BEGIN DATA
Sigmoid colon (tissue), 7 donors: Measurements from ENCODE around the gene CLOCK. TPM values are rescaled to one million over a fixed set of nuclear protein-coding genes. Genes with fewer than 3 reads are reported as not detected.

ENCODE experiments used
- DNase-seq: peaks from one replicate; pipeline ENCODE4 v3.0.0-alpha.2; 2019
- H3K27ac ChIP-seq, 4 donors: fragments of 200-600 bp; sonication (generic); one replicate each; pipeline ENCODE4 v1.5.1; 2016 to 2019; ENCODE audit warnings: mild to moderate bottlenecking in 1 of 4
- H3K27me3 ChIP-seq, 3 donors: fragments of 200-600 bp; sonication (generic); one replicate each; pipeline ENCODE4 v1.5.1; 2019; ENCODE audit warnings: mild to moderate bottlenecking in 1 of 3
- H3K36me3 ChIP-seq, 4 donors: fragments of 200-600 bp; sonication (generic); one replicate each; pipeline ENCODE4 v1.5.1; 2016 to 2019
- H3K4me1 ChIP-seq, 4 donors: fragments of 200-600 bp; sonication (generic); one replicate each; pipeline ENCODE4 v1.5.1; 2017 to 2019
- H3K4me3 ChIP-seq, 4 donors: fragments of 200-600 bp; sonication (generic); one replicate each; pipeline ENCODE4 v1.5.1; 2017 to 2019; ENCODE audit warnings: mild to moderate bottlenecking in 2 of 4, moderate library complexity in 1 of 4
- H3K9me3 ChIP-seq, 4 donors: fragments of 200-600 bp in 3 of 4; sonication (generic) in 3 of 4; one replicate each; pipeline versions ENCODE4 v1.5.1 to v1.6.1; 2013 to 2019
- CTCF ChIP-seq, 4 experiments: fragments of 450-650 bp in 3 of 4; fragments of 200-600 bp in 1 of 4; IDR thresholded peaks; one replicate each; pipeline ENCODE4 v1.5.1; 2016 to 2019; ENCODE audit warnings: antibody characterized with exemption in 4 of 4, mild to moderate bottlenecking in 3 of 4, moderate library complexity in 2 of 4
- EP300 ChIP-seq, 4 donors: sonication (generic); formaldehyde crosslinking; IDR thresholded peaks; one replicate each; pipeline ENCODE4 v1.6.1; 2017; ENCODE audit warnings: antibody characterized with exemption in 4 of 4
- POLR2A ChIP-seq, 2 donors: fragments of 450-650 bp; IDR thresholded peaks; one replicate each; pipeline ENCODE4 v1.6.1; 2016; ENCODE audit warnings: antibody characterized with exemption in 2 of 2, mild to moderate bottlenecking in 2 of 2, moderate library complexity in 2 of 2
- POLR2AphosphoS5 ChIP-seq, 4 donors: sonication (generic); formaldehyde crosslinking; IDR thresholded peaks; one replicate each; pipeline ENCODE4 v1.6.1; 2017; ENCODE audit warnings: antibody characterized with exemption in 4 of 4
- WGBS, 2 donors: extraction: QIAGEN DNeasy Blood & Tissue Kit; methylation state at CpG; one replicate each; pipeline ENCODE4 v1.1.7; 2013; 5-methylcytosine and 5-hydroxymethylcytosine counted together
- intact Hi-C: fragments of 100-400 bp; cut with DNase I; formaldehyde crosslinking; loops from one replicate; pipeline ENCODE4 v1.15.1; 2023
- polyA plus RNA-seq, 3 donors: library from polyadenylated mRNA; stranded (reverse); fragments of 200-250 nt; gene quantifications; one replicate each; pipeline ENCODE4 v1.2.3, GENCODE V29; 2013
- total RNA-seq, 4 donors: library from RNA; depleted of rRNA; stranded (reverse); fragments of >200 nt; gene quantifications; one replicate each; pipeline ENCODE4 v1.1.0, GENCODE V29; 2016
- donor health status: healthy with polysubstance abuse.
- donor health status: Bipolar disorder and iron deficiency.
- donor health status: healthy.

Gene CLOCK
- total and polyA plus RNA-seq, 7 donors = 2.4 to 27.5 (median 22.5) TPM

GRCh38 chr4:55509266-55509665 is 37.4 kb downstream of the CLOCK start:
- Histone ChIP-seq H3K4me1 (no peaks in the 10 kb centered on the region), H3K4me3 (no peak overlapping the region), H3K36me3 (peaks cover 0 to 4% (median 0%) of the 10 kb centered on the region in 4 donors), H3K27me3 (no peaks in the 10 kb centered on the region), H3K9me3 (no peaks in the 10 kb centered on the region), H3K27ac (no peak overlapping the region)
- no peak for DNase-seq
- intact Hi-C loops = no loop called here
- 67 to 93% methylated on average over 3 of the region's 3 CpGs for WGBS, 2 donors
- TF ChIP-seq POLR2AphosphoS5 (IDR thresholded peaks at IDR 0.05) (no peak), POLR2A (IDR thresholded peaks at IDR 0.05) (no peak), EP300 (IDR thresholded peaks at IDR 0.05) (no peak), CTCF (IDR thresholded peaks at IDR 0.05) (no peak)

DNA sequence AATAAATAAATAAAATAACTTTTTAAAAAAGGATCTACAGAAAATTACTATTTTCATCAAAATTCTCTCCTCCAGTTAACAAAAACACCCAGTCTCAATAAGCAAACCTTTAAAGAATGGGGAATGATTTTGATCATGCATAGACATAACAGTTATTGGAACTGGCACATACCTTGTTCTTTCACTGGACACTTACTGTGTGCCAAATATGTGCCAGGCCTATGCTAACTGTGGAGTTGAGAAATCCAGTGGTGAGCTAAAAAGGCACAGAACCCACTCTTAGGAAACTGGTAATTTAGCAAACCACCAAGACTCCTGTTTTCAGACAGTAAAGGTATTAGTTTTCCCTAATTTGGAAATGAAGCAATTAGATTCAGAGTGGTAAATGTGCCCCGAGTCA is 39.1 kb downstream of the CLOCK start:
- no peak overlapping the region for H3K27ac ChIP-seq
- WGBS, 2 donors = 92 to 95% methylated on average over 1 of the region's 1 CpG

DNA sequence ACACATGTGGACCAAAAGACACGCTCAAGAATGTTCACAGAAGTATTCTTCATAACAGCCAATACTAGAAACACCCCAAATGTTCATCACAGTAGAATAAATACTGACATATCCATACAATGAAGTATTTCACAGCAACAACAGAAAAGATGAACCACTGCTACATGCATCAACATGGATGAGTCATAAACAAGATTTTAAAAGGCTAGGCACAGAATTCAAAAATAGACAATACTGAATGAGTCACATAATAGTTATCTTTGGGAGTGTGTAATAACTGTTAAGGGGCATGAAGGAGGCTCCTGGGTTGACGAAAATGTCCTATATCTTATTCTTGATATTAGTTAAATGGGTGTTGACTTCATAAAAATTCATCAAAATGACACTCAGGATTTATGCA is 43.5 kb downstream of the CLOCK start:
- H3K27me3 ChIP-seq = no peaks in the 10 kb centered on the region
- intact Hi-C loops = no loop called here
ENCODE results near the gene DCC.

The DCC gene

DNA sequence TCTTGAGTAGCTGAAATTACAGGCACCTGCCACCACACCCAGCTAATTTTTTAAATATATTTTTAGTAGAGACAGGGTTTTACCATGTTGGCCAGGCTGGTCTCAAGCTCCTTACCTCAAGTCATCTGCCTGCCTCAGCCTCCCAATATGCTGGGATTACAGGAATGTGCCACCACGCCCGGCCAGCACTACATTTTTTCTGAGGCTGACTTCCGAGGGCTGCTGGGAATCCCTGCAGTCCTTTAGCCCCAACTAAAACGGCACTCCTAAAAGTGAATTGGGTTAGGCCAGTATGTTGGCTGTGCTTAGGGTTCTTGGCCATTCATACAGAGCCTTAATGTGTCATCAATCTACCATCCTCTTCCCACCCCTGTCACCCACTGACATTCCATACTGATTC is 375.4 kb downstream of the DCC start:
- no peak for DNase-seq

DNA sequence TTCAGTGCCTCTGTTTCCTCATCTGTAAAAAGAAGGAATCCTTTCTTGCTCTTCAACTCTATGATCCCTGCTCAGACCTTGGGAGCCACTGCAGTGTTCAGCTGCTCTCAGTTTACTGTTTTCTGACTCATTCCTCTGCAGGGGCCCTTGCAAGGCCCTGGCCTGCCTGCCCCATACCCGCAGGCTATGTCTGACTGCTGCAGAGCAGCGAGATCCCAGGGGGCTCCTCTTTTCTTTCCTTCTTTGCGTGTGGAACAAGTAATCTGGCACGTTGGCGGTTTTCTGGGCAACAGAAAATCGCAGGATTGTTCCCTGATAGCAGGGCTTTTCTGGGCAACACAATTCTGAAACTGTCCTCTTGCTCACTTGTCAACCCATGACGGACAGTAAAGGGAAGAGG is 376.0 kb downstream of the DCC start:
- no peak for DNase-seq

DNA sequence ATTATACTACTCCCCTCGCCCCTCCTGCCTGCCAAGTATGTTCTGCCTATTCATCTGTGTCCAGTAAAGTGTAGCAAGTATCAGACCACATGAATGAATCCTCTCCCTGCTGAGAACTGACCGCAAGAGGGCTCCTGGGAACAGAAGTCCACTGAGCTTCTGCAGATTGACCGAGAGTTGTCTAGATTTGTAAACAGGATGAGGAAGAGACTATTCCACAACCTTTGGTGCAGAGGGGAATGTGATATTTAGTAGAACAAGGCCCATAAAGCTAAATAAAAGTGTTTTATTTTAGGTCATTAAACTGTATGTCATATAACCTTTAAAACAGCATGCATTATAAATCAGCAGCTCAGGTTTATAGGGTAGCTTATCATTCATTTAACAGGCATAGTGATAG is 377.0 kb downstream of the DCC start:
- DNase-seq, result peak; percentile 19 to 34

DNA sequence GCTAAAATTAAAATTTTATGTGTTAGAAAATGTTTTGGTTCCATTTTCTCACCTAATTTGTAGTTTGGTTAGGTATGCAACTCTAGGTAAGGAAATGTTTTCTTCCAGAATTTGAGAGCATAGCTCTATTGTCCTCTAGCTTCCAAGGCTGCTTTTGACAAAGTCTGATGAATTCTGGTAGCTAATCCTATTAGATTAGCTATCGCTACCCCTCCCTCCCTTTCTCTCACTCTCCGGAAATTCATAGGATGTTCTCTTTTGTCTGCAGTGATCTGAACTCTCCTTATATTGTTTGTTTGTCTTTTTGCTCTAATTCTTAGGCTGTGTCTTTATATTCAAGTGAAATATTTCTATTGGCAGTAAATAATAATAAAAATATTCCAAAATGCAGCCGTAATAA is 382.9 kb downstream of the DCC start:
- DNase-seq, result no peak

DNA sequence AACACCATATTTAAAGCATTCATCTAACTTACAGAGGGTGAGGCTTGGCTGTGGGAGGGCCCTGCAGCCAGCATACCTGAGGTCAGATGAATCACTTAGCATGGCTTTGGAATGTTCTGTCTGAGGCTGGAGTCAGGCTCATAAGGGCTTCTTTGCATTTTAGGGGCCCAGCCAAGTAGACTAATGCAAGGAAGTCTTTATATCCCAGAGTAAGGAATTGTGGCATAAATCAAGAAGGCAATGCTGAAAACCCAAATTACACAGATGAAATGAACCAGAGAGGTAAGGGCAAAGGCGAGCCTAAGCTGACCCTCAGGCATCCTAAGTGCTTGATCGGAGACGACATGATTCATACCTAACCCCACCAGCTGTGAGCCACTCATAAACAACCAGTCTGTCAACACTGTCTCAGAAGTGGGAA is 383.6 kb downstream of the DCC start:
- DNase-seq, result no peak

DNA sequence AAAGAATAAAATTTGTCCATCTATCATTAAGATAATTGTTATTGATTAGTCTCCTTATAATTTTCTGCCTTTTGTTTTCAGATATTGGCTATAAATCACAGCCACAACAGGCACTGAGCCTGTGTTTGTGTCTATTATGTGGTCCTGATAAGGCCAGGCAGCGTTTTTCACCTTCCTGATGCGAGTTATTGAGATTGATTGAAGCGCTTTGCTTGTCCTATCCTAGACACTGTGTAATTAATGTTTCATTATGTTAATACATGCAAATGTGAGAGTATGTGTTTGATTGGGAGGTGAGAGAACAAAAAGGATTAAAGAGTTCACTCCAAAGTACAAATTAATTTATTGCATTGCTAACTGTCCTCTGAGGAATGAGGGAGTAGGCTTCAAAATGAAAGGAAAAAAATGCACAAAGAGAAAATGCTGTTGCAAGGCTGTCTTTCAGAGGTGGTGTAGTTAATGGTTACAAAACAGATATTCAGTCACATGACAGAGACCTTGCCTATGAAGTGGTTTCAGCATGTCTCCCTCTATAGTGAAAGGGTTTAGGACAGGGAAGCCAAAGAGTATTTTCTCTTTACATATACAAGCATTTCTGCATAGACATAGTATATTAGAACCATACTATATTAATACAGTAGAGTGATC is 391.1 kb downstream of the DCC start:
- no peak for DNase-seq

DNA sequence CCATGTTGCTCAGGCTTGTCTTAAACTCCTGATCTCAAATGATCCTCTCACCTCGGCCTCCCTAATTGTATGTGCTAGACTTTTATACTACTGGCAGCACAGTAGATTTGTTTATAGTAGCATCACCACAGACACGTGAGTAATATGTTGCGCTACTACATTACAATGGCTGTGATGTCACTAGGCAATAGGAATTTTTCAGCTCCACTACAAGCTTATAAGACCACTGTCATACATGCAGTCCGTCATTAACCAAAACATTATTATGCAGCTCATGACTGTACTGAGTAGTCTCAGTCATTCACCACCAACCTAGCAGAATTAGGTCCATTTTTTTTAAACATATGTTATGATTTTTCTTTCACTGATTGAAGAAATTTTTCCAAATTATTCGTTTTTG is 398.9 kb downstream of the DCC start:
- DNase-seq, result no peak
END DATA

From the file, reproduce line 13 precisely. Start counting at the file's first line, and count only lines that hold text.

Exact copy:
- POLR2AphosphoS5 ChIP-seq, 4 donors: sonication (generic); formaldehyde crosslinking; IDR thresholded peaks; one replicate each; pipeline ENCODE4 v1.6.1; 2017; ENCODE audit warnings: antibody characterized with exemption in 4 of 4